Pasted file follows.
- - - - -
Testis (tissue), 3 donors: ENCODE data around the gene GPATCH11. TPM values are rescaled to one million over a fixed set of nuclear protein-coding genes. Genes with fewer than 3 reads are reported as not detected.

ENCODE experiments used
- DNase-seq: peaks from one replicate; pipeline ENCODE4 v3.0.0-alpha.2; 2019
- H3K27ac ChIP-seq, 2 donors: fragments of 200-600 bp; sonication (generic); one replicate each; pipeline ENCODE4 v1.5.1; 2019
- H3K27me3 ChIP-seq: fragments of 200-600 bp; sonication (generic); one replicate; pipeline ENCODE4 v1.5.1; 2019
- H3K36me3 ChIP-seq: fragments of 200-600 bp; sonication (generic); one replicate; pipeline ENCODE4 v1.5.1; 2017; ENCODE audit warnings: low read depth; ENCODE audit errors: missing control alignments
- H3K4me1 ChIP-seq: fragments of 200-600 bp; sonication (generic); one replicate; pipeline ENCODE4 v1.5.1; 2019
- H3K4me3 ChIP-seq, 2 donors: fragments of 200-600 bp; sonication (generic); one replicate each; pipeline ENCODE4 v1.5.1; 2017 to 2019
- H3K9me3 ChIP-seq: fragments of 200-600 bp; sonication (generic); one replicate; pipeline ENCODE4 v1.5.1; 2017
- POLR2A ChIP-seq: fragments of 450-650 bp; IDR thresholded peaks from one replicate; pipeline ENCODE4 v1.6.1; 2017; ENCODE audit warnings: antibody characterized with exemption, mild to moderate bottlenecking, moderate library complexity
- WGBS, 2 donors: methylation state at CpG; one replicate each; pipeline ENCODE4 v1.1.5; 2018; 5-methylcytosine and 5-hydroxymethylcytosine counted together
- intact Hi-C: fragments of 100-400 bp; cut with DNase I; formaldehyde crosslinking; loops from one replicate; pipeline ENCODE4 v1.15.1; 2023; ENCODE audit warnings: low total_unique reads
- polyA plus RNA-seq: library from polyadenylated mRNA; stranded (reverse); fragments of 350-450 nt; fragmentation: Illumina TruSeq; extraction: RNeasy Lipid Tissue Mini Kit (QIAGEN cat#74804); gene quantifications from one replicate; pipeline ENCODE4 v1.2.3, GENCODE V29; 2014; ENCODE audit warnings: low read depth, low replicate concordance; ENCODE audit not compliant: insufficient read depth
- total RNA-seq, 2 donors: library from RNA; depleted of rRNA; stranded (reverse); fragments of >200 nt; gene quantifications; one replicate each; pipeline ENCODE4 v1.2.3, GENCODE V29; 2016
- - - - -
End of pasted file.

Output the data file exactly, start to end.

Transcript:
Testis (tissue), 3 donors: ENCODE data around the gene GPATCH11. TPM values are rescaled to one million over a fixed set of nuclear protein-coding genes. Genes with fewer than 3 reads are reported as not detected.

ENCODE experiments used
- DNase-seq: peaks from one replicate; pipeline ENCODE4 v3.0.0-alpha.2; 2019
- H3K27ac ChIP-seq, 2 donors: fragments of 200-600 bp; sonication (generic); one replicate each; pipeline ENCODE4 v1.5.1; 2019
- H3K27me3 ChIP-seq: fragments of 200-600 bp; sonication (generic); one replicate; pipeline ENCODE4 v1.5.1; 2019
- H3K36me3 ChIP-seq: fragments of 200-600 bp; sonication (generic); one replicate; pipeline ENCODE4 v1.5.1; 2017; ENCODE audit warnings: low read depth; ENCODE audit errors: missing control alignments
- H3K4me1 ChIP-seq: fragments of 200-600 bp; sonication (generic); one replicate; pipeline ENCODE4 v1.5.1; 2019
- H3K4me3 ChIP-seq, 2 donors: fragments of 200-600 bp; sonication (generic); one replicate each; pipeline ENCODE4 v1.5.1; 2017 to 2019
- H3K9me3 ChIP-seq: fragments of 200-600 bp; sonication (generic); one replicate; pipeline ENCODE4 v1.5.1; 2017
- POLR2A ChIP-seq: fragments of 450-650 bp; IDR thresholded peaks from one replicate; pipeline ENCODE4 v1.6.1; 2017; ENCODE audit warnings: antibody characterized with exemption, mild to moderate bottlenecking, moderate library complexity
- WGBS, 2 donors: methylation state at CpG; one replicate each; pipeline ENCODE4 v1.1.5; 2018; 5-methylcytosine and 5-hydroxymethylcytosine counted together
- intact Hi-C: fragments of 100-400 bp; cut with DNase I; formaldehyde crosslinking; loops from one replicate; pipeline ENCODE4 v1.15.1; 2023; ENCODE audit warnings: low total_unique reads
- polyA plus RNA-seq: library from polyadenylated mRNA; stranded (reverse); fragments of 350-450 nt; fragmentation: Illumina TruSeq; extraction: RNeasy Lipid Tissue Mini Kit (QIAGEN cat#74804); gene quantifications from one replicate; pipeline ENCODE4 v1.2.3, GENCODE V29; 2014; ENCODE audit warnings: low read depth, low replicate concordance; ENCODE audit not compliant: insufficient read depth
- total RNA-seq, 2 donors: library from RNA; depleted of rRNA; stranded (reverse); fragments of >200 nt; gene quantifications; one replicate each; pipeline ENCODE4 v1.2.3, GENCODE V29; 2016